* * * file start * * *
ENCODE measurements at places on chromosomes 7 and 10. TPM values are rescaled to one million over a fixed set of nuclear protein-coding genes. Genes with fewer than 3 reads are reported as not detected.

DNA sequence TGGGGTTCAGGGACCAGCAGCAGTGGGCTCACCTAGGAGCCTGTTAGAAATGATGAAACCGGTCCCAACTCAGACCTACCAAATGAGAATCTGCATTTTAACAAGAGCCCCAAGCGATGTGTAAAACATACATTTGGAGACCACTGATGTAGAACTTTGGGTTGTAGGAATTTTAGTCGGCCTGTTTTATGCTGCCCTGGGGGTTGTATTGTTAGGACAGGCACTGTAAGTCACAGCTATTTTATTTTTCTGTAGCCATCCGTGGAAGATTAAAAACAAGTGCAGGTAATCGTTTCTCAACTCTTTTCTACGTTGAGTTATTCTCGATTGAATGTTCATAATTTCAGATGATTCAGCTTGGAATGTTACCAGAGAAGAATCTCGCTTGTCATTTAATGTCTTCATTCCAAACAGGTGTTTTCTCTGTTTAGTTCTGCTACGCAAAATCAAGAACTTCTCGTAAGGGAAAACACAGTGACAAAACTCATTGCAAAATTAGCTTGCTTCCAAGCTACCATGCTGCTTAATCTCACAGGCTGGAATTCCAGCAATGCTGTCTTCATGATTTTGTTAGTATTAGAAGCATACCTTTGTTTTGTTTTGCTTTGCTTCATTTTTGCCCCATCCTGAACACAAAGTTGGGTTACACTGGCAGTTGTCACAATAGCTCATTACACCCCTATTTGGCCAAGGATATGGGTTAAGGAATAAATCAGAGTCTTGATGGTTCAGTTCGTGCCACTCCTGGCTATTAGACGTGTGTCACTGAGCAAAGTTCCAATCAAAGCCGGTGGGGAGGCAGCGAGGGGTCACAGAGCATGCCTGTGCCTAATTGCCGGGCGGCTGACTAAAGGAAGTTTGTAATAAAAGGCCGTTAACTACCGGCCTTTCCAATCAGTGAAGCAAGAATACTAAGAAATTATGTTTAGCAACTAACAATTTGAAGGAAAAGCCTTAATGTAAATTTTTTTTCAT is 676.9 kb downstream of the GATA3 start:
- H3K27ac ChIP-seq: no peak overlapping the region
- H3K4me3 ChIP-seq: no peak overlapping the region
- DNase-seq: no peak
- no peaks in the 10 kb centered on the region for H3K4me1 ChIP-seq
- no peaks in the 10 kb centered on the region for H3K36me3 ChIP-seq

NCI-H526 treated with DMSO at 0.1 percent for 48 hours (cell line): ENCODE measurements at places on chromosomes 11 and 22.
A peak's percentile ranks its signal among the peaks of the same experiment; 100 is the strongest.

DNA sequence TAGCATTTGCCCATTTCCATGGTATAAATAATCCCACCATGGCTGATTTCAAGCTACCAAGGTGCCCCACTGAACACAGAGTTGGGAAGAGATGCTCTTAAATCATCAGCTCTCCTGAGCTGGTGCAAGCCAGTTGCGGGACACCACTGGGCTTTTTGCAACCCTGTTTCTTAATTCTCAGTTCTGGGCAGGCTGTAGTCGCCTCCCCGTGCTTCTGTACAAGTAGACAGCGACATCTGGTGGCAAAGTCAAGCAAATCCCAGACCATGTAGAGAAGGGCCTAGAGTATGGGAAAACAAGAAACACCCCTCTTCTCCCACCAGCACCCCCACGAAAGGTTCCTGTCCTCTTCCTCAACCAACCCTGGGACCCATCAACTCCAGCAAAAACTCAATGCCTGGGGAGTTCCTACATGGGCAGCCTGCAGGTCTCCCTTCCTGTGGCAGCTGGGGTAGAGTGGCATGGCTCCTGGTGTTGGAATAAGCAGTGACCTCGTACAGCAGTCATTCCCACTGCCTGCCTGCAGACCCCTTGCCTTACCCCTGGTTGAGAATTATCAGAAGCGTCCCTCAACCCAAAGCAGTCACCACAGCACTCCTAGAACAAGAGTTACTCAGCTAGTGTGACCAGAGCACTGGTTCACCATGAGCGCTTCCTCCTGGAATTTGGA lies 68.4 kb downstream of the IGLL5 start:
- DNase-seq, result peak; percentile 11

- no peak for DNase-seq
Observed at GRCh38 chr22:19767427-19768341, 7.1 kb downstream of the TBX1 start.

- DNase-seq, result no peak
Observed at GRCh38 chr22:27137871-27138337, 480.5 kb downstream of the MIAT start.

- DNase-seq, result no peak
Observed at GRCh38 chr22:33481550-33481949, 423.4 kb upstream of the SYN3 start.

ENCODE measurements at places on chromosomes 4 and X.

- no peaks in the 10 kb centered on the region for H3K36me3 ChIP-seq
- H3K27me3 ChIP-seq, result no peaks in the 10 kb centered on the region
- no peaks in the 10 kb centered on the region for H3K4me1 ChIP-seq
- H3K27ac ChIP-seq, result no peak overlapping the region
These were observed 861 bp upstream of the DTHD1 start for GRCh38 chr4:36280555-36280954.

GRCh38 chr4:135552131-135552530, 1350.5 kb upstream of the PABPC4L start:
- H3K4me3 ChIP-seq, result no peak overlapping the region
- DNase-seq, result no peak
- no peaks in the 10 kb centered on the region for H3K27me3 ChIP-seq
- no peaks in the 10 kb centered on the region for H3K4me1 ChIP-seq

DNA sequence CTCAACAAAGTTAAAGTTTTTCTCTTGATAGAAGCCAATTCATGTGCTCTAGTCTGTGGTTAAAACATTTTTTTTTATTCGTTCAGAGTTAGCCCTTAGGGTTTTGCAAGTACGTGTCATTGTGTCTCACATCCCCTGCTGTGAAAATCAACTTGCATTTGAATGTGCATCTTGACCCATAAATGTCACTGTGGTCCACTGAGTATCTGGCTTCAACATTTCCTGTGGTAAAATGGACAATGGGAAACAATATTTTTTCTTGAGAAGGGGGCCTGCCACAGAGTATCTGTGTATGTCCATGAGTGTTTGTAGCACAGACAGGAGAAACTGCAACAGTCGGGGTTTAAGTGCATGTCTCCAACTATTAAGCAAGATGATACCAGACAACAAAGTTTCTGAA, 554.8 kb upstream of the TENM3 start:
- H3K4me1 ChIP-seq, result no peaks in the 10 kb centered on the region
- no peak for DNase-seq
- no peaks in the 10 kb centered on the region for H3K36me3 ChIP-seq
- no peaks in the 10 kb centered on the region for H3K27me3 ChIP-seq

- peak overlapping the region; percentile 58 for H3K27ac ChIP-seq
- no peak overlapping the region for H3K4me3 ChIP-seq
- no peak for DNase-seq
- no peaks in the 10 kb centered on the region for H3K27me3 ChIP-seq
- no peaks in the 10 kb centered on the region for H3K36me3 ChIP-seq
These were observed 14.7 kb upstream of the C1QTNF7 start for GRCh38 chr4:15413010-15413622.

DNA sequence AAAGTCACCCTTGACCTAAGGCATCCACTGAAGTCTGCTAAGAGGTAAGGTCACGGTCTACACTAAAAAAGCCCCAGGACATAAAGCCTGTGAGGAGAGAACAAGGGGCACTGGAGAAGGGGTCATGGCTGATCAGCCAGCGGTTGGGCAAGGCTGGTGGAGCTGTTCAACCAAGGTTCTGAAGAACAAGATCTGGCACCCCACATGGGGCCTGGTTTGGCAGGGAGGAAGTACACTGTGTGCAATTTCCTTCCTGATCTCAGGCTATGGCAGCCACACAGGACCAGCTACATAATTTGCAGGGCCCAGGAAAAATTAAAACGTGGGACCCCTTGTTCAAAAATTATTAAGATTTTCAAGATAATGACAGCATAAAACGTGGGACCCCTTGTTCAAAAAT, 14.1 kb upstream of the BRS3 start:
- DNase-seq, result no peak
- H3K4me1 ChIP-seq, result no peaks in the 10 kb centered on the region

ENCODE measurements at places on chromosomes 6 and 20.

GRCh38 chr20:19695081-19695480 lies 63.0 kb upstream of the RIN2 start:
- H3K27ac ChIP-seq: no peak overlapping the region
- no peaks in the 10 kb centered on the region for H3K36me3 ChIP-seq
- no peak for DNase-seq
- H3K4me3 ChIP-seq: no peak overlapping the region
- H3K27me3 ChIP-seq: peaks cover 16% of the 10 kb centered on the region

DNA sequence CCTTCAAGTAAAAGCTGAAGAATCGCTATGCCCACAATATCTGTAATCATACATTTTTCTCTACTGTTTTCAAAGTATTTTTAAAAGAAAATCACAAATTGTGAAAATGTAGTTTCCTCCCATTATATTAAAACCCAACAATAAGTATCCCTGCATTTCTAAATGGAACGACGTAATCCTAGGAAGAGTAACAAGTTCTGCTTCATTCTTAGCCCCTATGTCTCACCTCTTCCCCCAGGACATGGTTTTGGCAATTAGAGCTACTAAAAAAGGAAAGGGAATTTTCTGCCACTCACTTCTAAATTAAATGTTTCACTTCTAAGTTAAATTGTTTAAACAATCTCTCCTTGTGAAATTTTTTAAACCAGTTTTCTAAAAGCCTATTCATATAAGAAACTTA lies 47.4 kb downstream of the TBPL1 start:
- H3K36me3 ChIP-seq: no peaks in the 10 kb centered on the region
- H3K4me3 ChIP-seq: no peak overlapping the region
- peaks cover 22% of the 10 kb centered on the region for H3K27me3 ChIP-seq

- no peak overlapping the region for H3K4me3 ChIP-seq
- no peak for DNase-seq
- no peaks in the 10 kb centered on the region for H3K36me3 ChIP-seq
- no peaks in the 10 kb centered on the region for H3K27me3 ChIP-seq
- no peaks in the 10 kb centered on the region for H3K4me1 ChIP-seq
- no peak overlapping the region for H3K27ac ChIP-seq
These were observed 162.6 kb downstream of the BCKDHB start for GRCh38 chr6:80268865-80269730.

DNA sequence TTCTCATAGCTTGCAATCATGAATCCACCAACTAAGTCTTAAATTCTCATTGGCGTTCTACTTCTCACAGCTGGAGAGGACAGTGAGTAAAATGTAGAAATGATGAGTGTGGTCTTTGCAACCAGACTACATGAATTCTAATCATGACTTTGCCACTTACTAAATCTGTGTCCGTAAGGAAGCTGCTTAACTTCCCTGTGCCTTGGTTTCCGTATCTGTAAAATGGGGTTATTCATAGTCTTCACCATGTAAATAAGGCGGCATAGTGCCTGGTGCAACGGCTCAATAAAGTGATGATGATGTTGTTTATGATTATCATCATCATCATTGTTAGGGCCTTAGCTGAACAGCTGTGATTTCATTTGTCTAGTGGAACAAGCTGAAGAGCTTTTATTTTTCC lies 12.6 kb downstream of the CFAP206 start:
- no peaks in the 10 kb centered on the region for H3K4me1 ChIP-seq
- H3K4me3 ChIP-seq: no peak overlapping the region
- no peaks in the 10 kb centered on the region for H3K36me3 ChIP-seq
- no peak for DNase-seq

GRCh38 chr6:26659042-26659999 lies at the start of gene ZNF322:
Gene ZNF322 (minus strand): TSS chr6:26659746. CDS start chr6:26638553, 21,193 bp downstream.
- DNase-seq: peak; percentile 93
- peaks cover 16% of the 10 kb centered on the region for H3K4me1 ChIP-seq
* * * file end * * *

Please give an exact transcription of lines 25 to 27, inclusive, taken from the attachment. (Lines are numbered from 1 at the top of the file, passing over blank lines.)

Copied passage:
- H3K4me3 ChIP-seq, result no peak overlapping the region
- DNase-seq, result no peak
- no peaks in the 10 kb centered on the region for H3K27me3 ChIP-seq